It's a good point of view, but only for the start. You need to see more. Look at a tree as if you saw it for the first time. It's not really made of two elements, is it? You'll notice the irregular shape of leaf clusters, the way that branches bend, that a tree's trunk isn't really straight, and that, actually, a tree is made of many little trees. Now you'll never draw a stick with a green cloud on the top again!


But I Can't Even Draw a Straight Line!

Neither can I. Seriously, we use a ruler for these things. And if your lines are really shaky, you're probably drawing in the wrong direction. Go ahead and draw a few wavy lines in every direction, from top to bottom, from left to right, across the paper and so on. Check and see what makes your hand relaxed, and when it takes slightly more effort to draw a line. There is a reason all my characters are heading left. It just feels more comfortable!


But Every Tutorial Starts With a Circle, and I Can't Draw Them Without a Compass

Actually, you're never supposed to draw a perfect circle. It would be pointless, since a circle is just a base for the rest of the picture, and it's usually erased afterwards. You're not an architect! A lot of people think artists draw a full picture from memory, with every line being perfect from the start. The problem is you only see the final draft of a picture. No messy lines, everything clean and perfect. You don't know about the guide lines, about all the corrections, mistakes and whatever the artists did before they finished it. There's an illusion the picture looked like this from the start. Then you try to draw it like this and end up frustrated.


Be messy! There's a long journey from a sketch to a final picture, and you're allowed to make a whole bunch of mistakes at every level of drawing. Don't push your pencil, don't draw long lines, touch the paper very lightly, learn to draw with your hand relaxed. That's the first step to leaving stick figures behind.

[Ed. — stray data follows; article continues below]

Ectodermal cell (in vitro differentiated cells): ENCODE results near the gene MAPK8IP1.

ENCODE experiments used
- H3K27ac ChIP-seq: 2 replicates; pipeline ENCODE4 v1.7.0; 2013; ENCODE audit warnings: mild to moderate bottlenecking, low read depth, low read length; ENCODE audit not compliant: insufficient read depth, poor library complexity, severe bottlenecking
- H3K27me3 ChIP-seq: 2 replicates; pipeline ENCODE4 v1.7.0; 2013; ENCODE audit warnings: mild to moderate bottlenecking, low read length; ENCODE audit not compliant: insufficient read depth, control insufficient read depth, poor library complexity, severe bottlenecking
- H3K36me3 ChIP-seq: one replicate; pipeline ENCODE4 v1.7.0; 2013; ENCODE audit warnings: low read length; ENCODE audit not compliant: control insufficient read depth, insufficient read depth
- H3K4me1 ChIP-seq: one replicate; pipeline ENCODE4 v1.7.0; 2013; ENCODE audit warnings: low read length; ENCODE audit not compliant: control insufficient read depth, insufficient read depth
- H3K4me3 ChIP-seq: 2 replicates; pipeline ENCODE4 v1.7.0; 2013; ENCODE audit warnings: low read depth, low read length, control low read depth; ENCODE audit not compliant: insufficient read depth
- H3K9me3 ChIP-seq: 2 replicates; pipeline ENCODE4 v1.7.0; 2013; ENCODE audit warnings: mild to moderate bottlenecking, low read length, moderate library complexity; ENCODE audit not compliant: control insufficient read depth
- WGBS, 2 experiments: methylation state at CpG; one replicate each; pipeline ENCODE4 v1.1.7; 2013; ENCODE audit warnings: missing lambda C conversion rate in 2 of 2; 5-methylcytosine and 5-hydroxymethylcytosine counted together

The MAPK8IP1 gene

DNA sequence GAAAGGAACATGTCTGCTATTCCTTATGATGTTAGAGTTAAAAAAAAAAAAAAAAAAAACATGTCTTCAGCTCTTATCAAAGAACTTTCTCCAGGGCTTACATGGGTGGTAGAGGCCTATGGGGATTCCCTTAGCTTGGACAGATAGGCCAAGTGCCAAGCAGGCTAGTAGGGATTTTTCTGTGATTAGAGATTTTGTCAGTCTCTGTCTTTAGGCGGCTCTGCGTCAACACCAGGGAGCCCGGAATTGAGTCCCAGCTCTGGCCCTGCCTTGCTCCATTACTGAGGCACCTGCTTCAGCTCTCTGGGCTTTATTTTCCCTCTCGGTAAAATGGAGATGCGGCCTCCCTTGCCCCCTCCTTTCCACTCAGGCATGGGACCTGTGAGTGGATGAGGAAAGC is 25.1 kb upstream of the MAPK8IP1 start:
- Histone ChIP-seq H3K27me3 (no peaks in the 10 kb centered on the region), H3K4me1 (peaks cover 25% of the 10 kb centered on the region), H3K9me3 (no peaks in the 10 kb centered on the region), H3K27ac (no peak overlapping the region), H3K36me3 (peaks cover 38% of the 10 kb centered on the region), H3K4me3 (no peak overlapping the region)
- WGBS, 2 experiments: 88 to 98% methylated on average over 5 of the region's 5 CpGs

A circle is a visual average of all the short arcs

I Know Exactly What I Want to Draw, but My Proportions Are Always Off

This is a very serious problem. You know how to sketch simple lines, you learnt how to see, but then nothing looks as it should. How you can fix it? For a start, stop drawing complicated things until you overcome this problem. Just forget about them for a moment. Learn to measure simple things with your eyes - see where you can place guide lines to restrain the proportions. And really learn it before coming back to faces or whole bodies.

Learn to see proportions where there seem to be none

I Can't Afford a Graphics Tablet

And if you could, you'd draw epic, colorful landscapes, right? You could use layers and Control-Z away any mishaps, so there would be no fatal mistakes, and that would be like having all painting tools in one! And all these digital brushes... You can just download a cloud brush, click a few times and there you go! Or a fur brush. No more drawing hair by hair, just a few smudges and it's done! Ahh, it's so cool to be a digital artist...

Wrong. OK, it's really cool to be a digital artist, no arguments there, but first you need to be an artist. If you can't draw with a pencil, how are you going to draw with a tablet pen? When you can't drive, buying an expensive sports car won't take you to your goal any faster. OK, you can take a taxi (photo brushes, tracing) and go right to the destination without any learning. But... you wanted to learn how to draw, right? Not how to pretend you can draw.

What About All This Special Equipment: Pencils, Markers, Paper, Colors...

When you were a child, all you needed to get creative was a stick and dirt. Now you can be more professional and buy yourself a real pencil! And by real pencil I mean a classic, cheap HB. You can also buy a heap of cheap copier paper that you won't be sorry to waste. And that's all. Of course, painting is great, and better paper makes a difference, but we're talking about starting out here. Again, don't even try to get yourself a better car when you're still learning how to hold a wheel.

But I Know How to "Hold a Wheel". My Drawings Are Just Ugly and I Think I'd Do a Better With Colors/Better Paper/a Tablet

Don't go down that road. Don't use paint to cover your mistakes, don't hide your poor skills behind photo brushes. Learn how to sketch. Become a master of sketches, and then you're free to go further. You're not really learning how to draw - everyone can draw - you're learning how to see. This is the skill you'll need for every artistic activity, and if it doesn't work so good in drawing, it won't work in painting either.

My Pictures Are Never Good Enough